Meet the creator of this stunning installation


Falmouth based artist Dan Arnold @thiscountryside is the creator of Heaving Lines, a stunning, sensitive and inspiring representation of the iceberg suspended over the lifeboat in our exhibition Titanic Stories.

Heaving lines, with monkey fist knots tied as weights at the end, were often used to connect one boat with another. In this sense they can be seen as powerful symbols of connection, tying these stories together.

The installation is made of 2,208 monkey fist knots, each representing a person on board the ship. Most of the knots were made by local artists, others by museum staff, volunteers, visitors and local groups, making this an ambitious and inspirational community achievement.

Inside 708 of the knots, representing the number of the Titanic survivors, are hand-written messages of hope and empathy for those facing peril at sea today – refugees, fishermen, rig workers, lifeboat crews, sailors. It’s like a cloud of thoughts and messages hovering above the lifeboat below.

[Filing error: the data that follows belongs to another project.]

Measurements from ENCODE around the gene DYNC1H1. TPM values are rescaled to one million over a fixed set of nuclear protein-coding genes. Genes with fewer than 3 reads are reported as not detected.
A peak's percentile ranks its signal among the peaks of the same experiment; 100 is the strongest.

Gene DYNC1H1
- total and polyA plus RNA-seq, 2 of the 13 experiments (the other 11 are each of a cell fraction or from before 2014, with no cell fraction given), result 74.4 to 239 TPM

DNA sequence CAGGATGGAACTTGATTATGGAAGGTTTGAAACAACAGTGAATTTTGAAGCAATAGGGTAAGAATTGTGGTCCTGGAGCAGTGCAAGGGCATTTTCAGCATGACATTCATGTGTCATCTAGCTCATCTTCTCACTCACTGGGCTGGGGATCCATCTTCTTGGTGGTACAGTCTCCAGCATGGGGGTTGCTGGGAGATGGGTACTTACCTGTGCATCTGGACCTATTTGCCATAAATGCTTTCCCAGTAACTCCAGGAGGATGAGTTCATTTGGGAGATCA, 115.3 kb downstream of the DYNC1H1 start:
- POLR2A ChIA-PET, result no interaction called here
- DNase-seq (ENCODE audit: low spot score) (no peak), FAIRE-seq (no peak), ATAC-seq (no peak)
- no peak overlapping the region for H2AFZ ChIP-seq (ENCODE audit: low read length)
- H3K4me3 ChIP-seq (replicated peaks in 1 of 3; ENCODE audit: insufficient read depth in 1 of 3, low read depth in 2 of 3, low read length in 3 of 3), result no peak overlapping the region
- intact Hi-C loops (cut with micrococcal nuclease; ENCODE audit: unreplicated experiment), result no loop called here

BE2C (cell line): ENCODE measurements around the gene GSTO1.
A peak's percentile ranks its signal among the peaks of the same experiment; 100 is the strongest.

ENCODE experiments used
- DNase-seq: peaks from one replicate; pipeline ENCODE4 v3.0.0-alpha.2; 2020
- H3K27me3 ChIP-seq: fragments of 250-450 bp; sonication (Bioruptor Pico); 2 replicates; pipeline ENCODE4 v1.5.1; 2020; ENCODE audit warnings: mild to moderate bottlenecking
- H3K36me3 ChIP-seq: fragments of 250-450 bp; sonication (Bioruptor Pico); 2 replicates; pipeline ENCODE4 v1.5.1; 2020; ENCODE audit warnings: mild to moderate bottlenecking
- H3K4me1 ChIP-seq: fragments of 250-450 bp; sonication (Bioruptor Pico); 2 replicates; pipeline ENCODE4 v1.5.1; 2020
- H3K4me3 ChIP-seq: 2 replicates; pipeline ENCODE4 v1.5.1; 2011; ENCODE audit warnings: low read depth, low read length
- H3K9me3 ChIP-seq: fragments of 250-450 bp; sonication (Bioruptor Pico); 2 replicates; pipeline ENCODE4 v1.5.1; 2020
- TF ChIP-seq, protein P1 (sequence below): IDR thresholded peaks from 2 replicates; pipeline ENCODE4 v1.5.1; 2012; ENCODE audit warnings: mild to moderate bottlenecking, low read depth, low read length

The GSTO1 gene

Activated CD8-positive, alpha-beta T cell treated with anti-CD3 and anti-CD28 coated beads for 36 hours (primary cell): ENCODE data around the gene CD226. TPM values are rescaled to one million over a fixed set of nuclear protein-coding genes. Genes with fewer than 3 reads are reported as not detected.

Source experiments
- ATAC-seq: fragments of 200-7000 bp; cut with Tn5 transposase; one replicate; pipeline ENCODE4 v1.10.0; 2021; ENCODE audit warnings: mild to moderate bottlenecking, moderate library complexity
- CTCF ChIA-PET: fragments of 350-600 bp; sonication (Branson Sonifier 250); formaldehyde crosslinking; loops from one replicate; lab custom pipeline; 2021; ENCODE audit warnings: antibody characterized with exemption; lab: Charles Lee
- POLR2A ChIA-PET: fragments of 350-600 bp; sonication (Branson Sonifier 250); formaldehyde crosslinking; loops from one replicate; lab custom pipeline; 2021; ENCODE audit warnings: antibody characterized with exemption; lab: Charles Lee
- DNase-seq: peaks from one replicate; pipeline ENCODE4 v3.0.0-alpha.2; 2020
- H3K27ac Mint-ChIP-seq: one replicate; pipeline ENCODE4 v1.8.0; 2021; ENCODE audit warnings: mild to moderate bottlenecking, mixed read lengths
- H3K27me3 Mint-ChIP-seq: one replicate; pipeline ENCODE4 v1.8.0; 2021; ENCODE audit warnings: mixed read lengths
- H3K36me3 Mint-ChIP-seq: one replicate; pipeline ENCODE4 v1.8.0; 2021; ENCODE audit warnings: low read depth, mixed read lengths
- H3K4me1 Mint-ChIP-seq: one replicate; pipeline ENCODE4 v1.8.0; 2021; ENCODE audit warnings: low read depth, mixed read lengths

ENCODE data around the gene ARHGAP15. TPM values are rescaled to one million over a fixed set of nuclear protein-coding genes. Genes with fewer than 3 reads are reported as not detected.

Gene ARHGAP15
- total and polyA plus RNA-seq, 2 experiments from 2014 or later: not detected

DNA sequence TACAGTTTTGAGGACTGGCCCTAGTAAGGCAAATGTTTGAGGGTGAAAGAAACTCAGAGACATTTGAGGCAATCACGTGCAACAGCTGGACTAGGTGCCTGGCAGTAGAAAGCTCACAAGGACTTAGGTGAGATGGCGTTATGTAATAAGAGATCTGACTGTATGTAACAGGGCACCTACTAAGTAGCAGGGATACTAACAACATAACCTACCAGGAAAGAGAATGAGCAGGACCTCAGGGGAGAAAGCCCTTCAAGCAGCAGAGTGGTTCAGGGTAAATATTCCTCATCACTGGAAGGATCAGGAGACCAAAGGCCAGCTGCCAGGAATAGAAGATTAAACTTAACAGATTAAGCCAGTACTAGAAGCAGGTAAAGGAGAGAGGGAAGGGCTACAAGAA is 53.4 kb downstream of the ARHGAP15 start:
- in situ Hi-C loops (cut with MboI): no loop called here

Ultra-violet light reminiscent of phosphorescence is used to highlight the knots and to give the iceberg an ephemeral and otherworldly presence rising above the boat.

Says Dan: ‘The wealth of knowledge in this part of the world is amazing. I spent many an hour with fishermen, riggers, craftsmen and boat builders, learning and talking. The community brought so much to the work bench – stories of relatives on board the Titanic, stories of making monkey fist knots while working at sea. The installation in this sense is full of stories, it is community.’

The numbers…

·         12,000m of rope

·         9,000m of fishing line

·         4,500 rigging crimps

·         2,208 monkey fist knots

·         6.624 individual rope cuts

·         800kg

·         Hundreds of messages

·         Thousands of human hours

·         Loads of tea, coffee and biscuits


See Heaving Lines as part of the Titanic Stories exhibition.

See more of Dan’s work on his website thiscountryside.co.uk and on Instagram @thiscountryside

Heaving Lines was supported using public funding by Arts Council England.